[update] [update] Die Stones haben die Berichte mittlerweile relativiert:
The Rolling Stones have played down a weekend report that the band planned to ditch long-term record company EMI to join concert promoter Live Nation.
But industry experts still believe the British group could soon part ways with the label, which was taken private in 2007 and has struggled to keep some of its biggest artists.
"We are not in talks with Live Nation in connection with any record deal," London-based Rolling Stones spokesman Bernard Doherty said on Monday, reading from a brief statement.
Es sieht alles danach aus, als ob die Stones sich bei der EMI nicht mehr so ganz wohlfühlen und lieber bei Live Nation anheuern wollen. Die eigentlich auf Live Events spezialisierte Firma hat schon 10-Jahres-Verträge mit Madonna und Jay Z, die den klassischen Majors bereits den Rücken gekehrt haben. Besonders „tragisch“ für EMI: der Deal wird wohl sowohl zukünftige Alben, als auch den kompletten Backkatalog beinhalten. Wild Horses couldn't drag me away? Not so much anymore, I guess. Ein weiterer und diesmal ziemlich faltiger Nagel im Sarg... aber ich hör' ja schon auf.
The Rolling Stones' 31-year run on the EMI label is about to come to an end, with the band planning to sign with concert-promoter-cum-record-label Live Nation, which has already lured Madonna and Jay-Z onto its roster.
Not only would the deal involve future albums and tours, but would also encompass the group's back catalog, according to sources cited by The Observer, which currently earns EMI about $3 million per year.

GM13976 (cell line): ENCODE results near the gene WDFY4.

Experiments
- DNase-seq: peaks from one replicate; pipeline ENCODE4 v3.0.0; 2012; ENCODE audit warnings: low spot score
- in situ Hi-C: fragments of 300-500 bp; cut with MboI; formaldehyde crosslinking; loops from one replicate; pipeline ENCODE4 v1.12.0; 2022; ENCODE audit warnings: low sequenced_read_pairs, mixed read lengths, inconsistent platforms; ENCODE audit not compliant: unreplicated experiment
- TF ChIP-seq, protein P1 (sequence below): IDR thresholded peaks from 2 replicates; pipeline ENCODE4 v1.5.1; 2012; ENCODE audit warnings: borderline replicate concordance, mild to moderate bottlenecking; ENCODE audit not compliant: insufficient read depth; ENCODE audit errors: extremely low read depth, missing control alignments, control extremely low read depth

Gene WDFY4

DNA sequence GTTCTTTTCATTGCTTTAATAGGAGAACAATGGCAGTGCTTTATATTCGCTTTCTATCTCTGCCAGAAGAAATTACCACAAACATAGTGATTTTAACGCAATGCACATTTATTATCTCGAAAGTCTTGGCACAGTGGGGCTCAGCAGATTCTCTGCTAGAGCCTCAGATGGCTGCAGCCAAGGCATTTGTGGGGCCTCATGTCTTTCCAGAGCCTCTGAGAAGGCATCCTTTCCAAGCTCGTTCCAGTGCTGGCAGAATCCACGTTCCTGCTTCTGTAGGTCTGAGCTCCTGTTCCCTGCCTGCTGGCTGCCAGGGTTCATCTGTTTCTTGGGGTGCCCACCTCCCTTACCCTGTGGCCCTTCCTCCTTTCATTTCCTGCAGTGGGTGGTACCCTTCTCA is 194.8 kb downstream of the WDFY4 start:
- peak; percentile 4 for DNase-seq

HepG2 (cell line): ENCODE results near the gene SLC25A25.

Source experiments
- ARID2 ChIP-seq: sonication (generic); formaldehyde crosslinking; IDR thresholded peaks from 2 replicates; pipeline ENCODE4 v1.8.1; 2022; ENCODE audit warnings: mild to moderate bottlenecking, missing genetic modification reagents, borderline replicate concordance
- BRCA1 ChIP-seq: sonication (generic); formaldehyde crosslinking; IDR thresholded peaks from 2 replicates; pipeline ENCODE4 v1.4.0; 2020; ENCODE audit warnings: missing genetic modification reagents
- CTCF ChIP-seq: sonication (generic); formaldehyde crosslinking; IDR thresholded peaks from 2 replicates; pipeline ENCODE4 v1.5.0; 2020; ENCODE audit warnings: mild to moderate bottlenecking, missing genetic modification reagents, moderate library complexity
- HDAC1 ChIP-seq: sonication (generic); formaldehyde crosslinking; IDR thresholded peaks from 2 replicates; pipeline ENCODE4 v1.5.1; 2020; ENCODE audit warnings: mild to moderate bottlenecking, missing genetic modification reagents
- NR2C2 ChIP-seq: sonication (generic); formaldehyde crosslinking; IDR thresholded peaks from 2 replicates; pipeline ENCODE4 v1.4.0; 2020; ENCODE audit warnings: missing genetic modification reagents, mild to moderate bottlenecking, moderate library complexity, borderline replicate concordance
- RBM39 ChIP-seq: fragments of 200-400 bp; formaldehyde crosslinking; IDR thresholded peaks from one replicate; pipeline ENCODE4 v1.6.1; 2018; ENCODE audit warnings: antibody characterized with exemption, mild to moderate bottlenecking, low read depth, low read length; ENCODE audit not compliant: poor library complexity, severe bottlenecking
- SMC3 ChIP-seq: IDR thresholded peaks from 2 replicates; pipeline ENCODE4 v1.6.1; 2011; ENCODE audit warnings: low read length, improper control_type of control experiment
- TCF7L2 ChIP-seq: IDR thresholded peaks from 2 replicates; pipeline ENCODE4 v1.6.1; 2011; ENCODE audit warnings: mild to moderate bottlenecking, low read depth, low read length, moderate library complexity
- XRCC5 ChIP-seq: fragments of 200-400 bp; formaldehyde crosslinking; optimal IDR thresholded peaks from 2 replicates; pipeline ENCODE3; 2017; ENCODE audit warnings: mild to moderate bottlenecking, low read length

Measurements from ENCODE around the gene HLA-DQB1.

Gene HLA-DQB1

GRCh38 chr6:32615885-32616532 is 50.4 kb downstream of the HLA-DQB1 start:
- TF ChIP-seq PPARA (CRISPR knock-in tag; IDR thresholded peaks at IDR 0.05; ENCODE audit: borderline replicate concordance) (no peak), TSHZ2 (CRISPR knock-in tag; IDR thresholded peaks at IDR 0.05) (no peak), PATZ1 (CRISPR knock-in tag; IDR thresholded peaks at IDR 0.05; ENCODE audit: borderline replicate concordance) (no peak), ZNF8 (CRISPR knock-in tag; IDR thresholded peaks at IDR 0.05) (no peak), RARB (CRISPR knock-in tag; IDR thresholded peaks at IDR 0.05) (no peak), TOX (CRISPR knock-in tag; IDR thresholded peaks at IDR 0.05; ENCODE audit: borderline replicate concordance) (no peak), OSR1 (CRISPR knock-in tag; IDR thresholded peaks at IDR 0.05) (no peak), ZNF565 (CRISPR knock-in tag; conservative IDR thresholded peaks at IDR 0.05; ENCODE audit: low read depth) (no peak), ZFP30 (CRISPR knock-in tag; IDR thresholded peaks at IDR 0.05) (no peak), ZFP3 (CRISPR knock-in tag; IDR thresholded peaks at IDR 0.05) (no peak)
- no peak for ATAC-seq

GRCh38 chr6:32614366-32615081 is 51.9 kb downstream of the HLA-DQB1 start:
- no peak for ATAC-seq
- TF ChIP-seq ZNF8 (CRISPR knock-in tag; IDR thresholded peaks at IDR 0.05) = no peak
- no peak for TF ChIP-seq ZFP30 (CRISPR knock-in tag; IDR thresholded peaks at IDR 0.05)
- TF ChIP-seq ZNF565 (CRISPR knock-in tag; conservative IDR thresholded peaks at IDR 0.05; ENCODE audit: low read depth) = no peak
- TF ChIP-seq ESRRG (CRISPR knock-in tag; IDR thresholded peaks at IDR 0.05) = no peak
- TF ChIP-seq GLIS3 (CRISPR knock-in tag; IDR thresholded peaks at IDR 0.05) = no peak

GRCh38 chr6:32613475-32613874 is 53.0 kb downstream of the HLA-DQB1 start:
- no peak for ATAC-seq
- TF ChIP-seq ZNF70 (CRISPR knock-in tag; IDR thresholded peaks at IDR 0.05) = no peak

Aside from having recorded some of the best rock songs of all time (see below), the Rolling Stones are the kings of the touring industry, with some tours grossing nearly three quarters of a billion dollars. If the deal goes through, Live Nation would run those tours, providing T-shirts and other band merchandise, as well as handling the band's recorded music business.
Live Nation gave Madonna $120 million for a ten year deal, while Jay-Z's Live Nation deal amounts to $150 million, also for a ten year period. U2 signed a 12 year deal with the company for merchandise, digital distribution and branding rights, though it is still signed to Universal Music Group for physical distribution. That deal is thought to have been in the $100 million range.
The Rolling Stones deal could be higher than any of these, given the band's ability to pack stadiums full of baby boomers willing to pay an average of well over $100 per seat.